It is also a noteworthy sentence when our Lord Jesus says to His disciples, “Watch and pray, that ye enter not into temptation: the spirit indeed is willing, but the flesh is weak” (v. 41). He showed here, then, that the principal spur which ought to goad us to call upon God is that we have to fight, that our enemies are near, and that they are strong, and that we shall not be able to resist them without being helped and aided from on high, and that God fight for us. Now we know that when man is assured, he asks only to be given all his comforts and to sleep. For we do not voluntarily accept anxiety or melancholy unless necessity forces it upon us. To be sure, it is a sovereign good to have rest, or else we would be tired out. Nevertheless it is very necessary that necessity press us to be vigilant. Our Lord Jesus, then, not without cause declares that we have to sustain many alarms. For what is said only once to His disciples pertains to all of us in general, since in our lives we must always be ready to meet many temptations. For the devil is our perpetual enemy, if we are members of our Lord Jesus Christ. There will be, then, open war without ending and without ceasing.

Then let us notice what kind of enemy we have to deal with. It is not only one, but the number is infinite. Moreover the devil has a vast number of means to cast us down; now he strikes openly, now he plots underground, and by craftiness he will have surprised us a hundred thousand times before we have thought of it. When it is only as St. Paul says that our enemies are powers who dwell in the air over our heads and that we are here as poor earthworms who only crawl below, that certainly ought to cause us to be concerned.  As also St. Peter alleges this reason, that our enemy is like a lion who roars and seeks prey and who never rests. That, then, is what we have to observe in the saying of our Lord Jesus that we must be on our guard in order not to enter into temptation. Besides, although we are vigilant, though we keep good watch, yet we cannot be exempt from the devil’s raising himself against us or our being assailed by him in many and diverse ways. We cannot, then, repulse the blows from afar. But before entering into combat, we must be on our guard lest we be plunged into temptation.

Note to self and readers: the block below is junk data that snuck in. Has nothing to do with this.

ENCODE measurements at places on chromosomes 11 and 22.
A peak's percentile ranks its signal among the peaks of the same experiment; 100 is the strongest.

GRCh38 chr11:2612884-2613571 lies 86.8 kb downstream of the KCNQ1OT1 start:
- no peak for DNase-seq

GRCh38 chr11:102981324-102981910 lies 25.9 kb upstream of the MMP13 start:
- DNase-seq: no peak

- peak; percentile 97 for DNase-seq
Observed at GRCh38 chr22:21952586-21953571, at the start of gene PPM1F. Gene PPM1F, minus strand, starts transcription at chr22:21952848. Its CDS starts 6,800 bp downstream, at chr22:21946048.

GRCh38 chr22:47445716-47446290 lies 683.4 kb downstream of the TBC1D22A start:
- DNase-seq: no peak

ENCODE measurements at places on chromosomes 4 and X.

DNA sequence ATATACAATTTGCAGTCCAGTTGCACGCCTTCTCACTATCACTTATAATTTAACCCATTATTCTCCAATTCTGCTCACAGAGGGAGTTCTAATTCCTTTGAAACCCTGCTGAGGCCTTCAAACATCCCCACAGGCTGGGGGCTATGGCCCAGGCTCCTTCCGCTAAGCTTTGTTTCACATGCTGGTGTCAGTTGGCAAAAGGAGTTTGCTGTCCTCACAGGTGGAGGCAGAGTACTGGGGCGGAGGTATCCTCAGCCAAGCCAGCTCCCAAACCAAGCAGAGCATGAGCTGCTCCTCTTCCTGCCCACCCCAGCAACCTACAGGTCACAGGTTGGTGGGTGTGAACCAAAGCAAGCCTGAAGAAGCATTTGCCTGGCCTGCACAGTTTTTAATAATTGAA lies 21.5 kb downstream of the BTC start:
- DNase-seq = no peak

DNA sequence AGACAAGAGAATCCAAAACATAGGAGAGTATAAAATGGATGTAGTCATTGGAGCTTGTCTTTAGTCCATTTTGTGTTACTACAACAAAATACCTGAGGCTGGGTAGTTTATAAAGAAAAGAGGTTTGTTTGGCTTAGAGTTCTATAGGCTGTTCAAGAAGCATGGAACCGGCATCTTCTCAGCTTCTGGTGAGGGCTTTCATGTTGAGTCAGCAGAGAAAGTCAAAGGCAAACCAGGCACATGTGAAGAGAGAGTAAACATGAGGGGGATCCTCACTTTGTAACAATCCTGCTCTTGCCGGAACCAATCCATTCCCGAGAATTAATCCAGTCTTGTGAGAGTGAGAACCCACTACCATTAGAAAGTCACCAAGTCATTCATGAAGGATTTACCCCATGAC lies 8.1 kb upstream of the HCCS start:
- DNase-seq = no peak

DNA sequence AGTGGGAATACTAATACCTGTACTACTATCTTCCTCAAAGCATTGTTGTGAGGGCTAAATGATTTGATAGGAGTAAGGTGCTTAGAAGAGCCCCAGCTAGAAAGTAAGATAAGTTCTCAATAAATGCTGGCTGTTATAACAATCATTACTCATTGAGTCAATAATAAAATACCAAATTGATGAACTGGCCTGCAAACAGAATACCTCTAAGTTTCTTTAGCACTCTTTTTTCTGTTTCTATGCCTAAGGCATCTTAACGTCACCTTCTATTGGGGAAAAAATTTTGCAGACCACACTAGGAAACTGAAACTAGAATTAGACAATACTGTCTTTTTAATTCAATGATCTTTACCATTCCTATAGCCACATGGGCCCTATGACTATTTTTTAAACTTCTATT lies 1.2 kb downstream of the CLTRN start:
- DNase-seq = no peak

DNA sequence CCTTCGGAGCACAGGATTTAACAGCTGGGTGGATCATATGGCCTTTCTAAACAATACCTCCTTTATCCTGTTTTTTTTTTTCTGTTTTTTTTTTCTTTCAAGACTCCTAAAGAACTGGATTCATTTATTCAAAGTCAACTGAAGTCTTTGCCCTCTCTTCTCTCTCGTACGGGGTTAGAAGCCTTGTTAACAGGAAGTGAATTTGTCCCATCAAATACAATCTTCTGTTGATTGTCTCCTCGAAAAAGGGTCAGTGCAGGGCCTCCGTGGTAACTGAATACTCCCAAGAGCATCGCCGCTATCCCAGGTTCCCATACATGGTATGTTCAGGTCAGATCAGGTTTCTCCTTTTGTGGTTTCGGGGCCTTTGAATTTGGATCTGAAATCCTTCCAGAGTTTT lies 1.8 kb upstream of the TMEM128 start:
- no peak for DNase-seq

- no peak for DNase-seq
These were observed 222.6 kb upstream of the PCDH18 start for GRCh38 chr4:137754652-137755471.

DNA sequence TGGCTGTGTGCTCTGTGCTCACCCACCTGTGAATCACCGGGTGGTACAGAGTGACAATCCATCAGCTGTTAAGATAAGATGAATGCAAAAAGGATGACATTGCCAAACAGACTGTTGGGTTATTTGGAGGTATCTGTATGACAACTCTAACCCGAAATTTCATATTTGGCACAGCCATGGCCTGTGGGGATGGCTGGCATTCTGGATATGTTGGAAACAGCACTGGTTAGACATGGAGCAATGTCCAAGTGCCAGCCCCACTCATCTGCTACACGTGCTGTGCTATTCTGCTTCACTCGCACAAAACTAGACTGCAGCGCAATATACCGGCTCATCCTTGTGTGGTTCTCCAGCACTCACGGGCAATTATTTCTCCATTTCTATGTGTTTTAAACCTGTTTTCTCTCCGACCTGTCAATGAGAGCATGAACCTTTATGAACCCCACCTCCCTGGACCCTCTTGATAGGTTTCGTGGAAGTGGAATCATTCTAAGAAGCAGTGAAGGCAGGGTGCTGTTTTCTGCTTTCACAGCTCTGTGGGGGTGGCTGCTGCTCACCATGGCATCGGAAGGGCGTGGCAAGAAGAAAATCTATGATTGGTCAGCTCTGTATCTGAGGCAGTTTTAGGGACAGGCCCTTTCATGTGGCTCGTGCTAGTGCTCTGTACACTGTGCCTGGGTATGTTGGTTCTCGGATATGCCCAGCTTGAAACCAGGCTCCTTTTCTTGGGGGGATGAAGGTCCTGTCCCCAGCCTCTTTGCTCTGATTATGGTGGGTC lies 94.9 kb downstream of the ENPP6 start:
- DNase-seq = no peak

Let us learn, then, although the believers and children of God desire to have rest, nevertheless, they must not desire to be here at their ease. But let it be sufficient for them that God perfects His power in their weakness, as also St. Paul says that he had to pass through that. It is, I say, the condition of all the children of God to battle in this world, because they cannot serve God without opposition. But although they are weak, although they can be impeded, even often beaten down, may they be content to be helped and aided by the hand of God, and may they always lean upon this promise, that our faith will be victorious over all the world. Yet also the remedy proposed to us is that we fight. To be sure Satan is always making new beginnings to assail us, but Jesus Christ also commands us to watch. Besides, He shows that those who presume upon their own strength will be conquered by Satan a hundred thousand times before they obtain a single victory. What is needed, then? That, confessing with all humility that we can do nothing, we come to our God.